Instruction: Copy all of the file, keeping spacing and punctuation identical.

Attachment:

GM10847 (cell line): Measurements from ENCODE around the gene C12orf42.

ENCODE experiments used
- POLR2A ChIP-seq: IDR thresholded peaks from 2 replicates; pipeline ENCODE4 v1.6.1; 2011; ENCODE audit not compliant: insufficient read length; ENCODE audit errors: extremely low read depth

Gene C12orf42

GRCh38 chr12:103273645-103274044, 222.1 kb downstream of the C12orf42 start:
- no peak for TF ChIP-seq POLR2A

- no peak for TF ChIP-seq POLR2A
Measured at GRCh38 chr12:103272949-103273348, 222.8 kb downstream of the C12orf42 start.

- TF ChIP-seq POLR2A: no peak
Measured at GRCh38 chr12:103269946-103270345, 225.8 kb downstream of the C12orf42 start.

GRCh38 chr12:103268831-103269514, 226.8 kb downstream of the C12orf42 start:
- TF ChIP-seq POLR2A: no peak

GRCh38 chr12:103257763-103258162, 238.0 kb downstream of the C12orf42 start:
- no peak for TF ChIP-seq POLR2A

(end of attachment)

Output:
GM10847 (cell line): Measurements from ENCODE around the gene C12orf42.

ENCODE experiments used
- POLR2A ChIP-seq: IDR thresholded peaks from 2 replicates; pipeline ENCODE4 v1.6.1; 2011; ENCODE audit not compliant: insufficient read length; ENCODE audit errors: extremely low read depth

Gene C12orf42

GRCh38 chr12:103273645-103274044, 222.1 kb downstream of the C12orf42 start:
- no peak for TF ChIP-seq POLR2A

- no peak for TF ChIP-seq POLR2A
Measured at GRCh38 chr12:103272949-103273348, 222.8 kb downstream of the C12orf42 start.

- TF ChIP-seq POLR2A: no peak
Measured at GRCh38 chr12:103269946-103270345, 225.8 kb downstream of the C12orf42 start.

GRCh38 chr12:103268831-103269514, 226.8 kb downstream of the C12orf42 start:
- TF ChIP-seq POLR2A: no peak

GRCh38 chr12:103257763-103258162, 238.0 kb downstream of the C12orf42 start:
- no peak for TF ChIP-seq POLR2A